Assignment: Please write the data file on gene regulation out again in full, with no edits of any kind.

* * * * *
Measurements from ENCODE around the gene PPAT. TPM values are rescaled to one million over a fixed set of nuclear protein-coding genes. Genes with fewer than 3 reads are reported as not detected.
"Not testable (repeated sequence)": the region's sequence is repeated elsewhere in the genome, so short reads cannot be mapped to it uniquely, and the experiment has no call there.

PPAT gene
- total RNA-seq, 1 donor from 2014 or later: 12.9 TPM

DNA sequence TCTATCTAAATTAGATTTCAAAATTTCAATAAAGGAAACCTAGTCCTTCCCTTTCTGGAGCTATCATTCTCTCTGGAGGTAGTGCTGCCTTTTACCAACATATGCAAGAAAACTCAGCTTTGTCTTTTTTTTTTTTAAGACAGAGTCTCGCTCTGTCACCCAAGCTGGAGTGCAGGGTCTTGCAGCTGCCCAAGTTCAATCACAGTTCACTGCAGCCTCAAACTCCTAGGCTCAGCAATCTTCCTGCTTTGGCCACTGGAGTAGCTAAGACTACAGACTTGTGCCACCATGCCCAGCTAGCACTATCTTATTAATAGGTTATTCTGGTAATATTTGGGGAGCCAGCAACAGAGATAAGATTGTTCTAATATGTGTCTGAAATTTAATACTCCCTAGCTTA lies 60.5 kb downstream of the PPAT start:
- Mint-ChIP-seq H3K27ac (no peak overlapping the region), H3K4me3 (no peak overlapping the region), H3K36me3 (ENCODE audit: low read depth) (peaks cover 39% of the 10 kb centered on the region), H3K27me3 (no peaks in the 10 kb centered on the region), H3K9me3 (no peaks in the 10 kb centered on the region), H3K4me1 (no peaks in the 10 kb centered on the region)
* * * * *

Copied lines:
Measurements from ENCODE around the gene PPAT. TPM values are rescaled to one million over a fixed set of nuclear protein-coding genes. Genes with fewer than 3 reads are reported as not detected.
"Not testable (repeated sequence)": the region's sequence is repeated elsewhere in the genome, so short reads cannot be mapped to it uniquely, and the experiment has no call there.

PPAT gene
- total RNA-seq, 1 donor from 2014 or later: 12.9 TPM

DNA sequence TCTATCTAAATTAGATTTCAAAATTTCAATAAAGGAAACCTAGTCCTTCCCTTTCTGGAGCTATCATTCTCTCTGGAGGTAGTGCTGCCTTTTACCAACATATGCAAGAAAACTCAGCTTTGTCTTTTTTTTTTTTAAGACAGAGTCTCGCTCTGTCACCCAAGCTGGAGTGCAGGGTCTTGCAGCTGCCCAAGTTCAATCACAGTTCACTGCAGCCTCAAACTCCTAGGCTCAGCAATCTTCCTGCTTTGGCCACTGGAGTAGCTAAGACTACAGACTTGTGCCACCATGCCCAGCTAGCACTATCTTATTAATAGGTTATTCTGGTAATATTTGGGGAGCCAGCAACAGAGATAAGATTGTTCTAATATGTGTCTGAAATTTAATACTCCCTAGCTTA lies 60.5 kb downstream of the PPAT start:
- Mint-ChIP-seq H3K27ac (no peak overlapping the region), H3K4me3 (no peak overlapping the region), H3K36me3 (ENCODE audit: low read depth) (peaks cover 39% of the 10 kb centered on the region), H3K27me3 (no peaks in the 10 kb centered on the region), H3K9me3 (no peaks in the 10 kb centered on the region), H3K4me1 (no peaks in the 10 kb centered on the region)